When Ms. Uyanga Erdenebold, a blind student from Mongolia, arrived at Louisiana State University on a Fulbright Program scholarship, she had to get used to a new city, a new country, and the rigors of graduate school – not to mention the humidity. As she pursued her Master’s degree in Library Science, she learned to travel independently with a white cane, honed her computer skills, and read extensively for her studies. Ms. Erdenebold reported being forever changed by her experience in the United States, which she describes as “an interesting, dynamic and encouraging one.”
For international professionals and students who are blind or have low vision, visiting the United States just became easier. The National Clearinghouse on Disability and Exchange (NCDE) has published a new informational tipsheet to assist international blind and low vision visitors in preparing to come to the United States. This tipsheet contains a variety of resources about access and independent living.
Read: “Blind Visitors to the United States: What you need to know” at: http://www.miusa.org/ncde/tipsheets/blindvisitorstousa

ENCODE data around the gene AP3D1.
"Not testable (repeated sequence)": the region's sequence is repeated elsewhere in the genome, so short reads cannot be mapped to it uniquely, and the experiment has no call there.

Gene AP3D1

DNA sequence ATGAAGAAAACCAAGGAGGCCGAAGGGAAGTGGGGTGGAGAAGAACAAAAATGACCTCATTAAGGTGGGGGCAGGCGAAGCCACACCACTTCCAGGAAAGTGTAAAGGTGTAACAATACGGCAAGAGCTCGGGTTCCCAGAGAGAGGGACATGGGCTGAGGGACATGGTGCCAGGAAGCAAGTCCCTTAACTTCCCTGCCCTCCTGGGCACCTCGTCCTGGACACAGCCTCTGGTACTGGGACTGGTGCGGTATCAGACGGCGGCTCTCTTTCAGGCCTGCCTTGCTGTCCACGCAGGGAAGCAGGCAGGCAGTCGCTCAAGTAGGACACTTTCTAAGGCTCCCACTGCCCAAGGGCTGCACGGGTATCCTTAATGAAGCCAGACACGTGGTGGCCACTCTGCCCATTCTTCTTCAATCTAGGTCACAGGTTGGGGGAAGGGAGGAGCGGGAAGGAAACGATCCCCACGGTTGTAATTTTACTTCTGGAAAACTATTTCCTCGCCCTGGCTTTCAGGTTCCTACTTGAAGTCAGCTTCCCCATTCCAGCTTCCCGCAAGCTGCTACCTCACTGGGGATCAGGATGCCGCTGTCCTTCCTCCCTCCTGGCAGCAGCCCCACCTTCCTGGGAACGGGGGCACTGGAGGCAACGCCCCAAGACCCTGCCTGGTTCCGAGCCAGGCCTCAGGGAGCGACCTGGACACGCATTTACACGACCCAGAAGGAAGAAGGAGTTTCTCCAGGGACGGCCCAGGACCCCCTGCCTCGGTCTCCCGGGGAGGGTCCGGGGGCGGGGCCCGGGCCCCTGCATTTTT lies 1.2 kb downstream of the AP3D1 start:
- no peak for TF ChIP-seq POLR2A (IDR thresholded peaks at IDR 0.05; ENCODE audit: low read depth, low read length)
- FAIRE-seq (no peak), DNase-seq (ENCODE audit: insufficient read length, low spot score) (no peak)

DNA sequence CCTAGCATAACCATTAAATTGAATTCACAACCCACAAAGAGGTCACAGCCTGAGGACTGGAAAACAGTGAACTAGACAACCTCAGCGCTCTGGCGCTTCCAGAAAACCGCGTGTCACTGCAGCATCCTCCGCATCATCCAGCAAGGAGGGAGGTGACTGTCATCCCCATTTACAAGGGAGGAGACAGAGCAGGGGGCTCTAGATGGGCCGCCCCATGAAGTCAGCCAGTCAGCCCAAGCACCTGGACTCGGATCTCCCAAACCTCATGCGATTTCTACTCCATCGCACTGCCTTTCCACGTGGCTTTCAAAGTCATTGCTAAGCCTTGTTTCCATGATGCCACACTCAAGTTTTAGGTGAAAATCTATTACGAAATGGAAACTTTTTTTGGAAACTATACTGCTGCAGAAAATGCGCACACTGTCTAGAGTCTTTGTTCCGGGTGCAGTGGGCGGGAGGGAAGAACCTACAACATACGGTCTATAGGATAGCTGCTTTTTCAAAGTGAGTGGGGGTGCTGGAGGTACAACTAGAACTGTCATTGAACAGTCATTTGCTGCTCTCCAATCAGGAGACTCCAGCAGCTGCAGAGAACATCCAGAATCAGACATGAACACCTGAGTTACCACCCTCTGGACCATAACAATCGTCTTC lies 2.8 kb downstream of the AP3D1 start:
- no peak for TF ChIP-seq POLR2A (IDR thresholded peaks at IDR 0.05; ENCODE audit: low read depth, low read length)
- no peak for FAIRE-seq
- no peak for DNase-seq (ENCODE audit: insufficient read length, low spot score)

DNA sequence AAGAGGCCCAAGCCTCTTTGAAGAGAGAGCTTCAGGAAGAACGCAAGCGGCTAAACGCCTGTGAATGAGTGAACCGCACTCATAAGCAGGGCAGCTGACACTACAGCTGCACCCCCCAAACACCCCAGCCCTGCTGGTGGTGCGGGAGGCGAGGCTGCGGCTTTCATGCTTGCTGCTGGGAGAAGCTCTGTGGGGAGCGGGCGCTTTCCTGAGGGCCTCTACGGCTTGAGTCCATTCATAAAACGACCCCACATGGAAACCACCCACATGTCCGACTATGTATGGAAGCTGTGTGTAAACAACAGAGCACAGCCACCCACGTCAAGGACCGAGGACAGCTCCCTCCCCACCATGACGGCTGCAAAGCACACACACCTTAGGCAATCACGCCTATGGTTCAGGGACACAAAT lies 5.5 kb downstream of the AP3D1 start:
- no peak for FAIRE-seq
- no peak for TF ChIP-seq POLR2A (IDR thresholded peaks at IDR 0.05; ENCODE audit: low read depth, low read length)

This free resource includes:
Guidance for locating resources—orientation and mobility services, dog guide training, public transportation access, live reader services, etc.
Tips on independent living—cooking, laundry, managing money, etc.
Information about learning Braille and accessing audio- or E-books
Considerations for locating and using assistive technology
Primary emphasis of this new informational guide is on enhancing the U.S. experience of blind visitors who are coming for academic or professional training, but the resources may also be useful to U.S. residents and international people traveling to the United States for other reasons.